Dr. James W. Smith (a great-great? grandfather of our friends) was the first Western-trained physician on the island, who arrived as a missionary with his wife, Melicent.  They raised a family while struggling to save a remnant of the Native Hawaiian population from the ravages of Western epidemics, which the Native Hawaiians had no immunity to.

I've been engrossed with their story from the book, 100 Years of Healing: The Legacy of a Kauai Missionary Doctor, researched and written by Evelyn E. Cook.

Missionaries first began arriving in the "Sandwich Islands" in the 1820's, bringing Christianity and some other influences to the Hawaiian culture, including melodic music and...quilts!

Before the missionaries arrived, Hawaiian women had always made bed coverings from kapa, a cloth made from the inner bark of native trees. Strips of this bark were beaten and felted together to make it into a cloth that was smooth and soft to the skin. The top layer of kapa was dyed and stamped with an overall design.  Women of higher status had the leisure time to decorate more extensively.

As cotton fabric became more available with the westernization of Hawaii, it was possible for the missionaries to help the native women create durable and beautiful bed coverings with applique on solid fabric: quilts.  These appliqued quilts had a single design radiating symmetrically from the center covering the whole quilt.  The pattern was made much like we might make a cut paper snowflake, but with fabric.  These traditional Hawaiian quilts were made with only two solid colors, one for the background and one for the appliqued design pattern.

I found a beautiful shop where these two-colored "Hawaiian Quilts" are sold.  And I found a picture book by Georgia Guback about a young Hawaiian girl named Luka, whose "Tutu" (grandmother) wants to make her a special traditional Hawaiian quilt.
Luka's Quilt by Georgia Guback

From the book jacket:  Luka and her grandmother Tutu are best friends. They spend lots of time together and enjoy each other's company. But everything changes when the quilt comes along. The traditional Hawaiian quilt Tutu makes as a gift for Luka isn't at all what her granddaughter expects. Luka is disappointed, Tutu is hurt, and they don't feel like they can be friends anymore. When Lei Day arrives, Tutu suggests putting aside their differences so they can enjoy the festivities. The celebration makes them feel better--and also sparks the compromise that will make Luka and Tutu best friends again. 

I was a little disappointed in the ending, given that the grandmother puts forth such a great effort to make amends, but Luka never apologizes to her about not being grateful for the quilt gift and all the hard work her Tutu had to do in making it.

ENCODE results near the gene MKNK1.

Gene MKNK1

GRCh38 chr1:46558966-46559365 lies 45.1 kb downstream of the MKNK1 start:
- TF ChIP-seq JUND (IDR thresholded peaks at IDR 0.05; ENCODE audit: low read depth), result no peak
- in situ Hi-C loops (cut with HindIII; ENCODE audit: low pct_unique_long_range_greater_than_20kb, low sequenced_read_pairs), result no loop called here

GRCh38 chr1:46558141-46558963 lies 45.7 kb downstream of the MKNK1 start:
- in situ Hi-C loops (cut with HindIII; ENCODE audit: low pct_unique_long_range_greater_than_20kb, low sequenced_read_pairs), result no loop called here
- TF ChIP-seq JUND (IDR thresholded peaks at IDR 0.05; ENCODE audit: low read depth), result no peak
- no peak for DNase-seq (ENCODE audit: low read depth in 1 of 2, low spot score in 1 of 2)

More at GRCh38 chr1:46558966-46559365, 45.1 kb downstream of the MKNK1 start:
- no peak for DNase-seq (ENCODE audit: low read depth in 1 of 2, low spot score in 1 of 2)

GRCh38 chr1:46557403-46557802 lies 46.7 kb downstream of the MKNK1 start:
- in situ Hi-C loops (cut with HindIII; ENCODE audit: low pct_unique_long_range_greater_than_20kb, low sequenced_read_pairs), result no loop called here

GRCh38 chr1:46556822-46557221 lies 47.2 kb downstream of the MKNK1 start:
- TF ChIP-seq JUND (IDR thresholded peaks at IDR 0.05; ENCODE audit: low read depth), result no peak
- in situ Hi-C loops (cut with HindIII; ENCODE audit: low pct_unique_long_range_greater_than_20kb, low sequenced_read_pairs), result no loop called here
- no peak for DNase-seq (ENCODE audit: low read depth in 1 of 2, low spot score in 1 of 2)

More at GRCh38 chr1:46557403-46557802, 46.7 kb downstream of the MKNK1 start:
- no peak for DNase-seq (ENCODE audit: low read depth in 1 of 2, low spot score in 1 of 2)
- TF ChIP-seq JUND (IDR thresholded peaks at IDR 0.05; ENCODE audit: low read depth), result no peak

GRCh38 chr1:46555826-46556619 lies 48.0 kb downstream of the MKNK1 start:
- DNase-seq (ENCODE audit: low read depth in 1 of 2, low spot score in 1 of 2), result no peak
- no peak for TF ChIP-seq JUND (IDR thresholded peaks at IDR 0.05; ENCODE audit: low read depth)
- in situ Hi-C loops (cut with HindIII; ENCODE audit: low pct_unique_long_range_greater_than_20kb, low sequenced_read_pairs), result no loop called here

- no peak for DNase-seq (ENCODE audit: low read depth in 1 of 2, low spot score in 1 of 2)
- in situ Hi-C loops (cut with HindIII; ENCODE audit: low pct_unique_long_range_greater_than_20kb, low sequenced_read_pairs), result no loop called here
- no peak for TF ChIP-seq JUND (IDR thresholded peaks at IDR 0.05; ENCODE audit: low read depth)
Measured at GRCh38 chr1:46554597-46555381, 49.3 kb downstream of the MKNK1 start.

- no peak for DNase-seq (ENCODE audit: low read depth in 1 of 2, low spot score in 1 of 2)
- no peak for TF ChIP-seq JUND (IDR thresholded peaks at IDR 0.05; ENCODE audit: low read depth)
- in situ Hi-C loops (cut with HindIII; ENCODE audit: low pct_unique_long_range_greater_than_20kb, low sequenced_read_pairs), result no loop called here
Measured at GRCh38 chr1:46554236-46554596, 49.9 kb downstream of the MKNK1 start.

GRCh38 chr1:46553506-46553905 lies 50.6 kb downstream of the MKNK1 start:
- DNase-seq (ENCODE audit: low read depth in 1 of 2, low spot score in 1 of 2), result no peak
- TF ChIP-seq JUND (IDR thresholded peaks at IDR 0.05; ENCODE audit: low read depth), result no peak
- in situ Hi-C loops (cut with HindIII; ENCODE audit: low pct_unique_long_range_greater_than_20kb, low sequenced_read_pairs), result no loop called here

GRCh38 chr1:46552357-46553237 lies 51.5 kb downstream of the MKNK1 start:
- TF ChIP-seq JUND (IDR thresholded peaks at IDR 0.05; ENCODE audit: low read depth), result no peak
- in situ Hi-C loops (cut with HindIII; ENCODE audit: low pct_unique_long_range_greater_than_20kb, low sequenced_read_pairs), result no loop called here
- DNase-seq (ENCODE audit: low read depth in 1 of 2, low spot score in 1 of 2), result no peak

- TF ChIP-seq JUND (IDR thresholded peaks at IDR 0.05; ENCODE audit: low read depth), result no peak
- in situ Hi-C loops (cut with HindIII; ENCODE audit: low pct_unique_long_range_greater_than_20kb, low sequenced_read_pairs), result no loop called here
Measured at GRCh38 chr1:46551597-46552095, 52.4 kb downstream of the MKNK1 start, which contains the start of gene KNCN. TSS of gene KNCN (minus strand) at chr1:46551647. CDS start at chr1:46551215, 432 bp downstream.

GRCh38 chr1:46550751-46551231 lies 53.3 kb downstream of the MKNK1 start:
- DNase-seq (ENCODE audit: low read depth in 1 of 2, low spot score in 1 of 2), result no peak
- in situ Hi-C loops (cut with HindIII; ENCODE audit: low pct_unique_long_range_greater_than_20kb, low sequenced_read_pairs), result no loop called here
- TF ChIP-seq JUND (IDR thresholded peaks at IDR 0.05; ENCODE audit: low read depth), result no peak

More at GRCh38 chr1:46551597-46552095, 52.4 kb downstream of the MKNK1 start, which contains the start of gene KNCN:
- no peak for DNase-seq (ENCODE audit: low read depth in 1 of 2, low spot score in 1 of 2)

But the author reveals a lot about the cultural detail of traditional Hawaiian quilts through the beautiful paper cut illustrations.  Luka anticipated a colorful "garden" quilt, and is disappointed that her grandmother has pieced it with only two colors.  I think the book could have greatly benefited from a little more explanation and a historical note about the history of traditional Hawaiian bed covers, "Kapa Moe".
Inspiration for many of the designs on these quilts comes from the natural beauty of flowers and leaf patterns of the Hawaiian Islands.  Here are some of the beautiful flowers that we saw on Kauai and Maui...

I also came across a beautiful vintage flower journal in a little museum we went to.  I would absolutely love to have an old book like this, so that I could frame the color plate pages!

Indigenous Flowers of the Hawaiian Islands
by Isabella McHutcheson Sinclair.

Here's a link to the whole collection here, on Flickr, if you are interested. Isabella Sinclair moved to Hawaii after marriage to her husband in 1863 and engaged herself in collecting botanical specimens, painting watercolor sketches of the plants and preparing a collection that eventually became a book. She documented the authenticity of her 44 colored plates, sending specimens of each plant to the Royal Botanic Gardens at Kew, England.  The director encouraged her to publish her work and assisted her in this when she and her husband came to London in 1885.  Reviewers commented that although Mrs. Sinclair did not profess to be a botanist, she was a keen observer and gifted artist as evidenced not only by her drawings but by the written descriptions that accompany them. -Digitized by Michael B. Thomas. 2008. University of Hawaii, Joseph F. Rock Herbarium.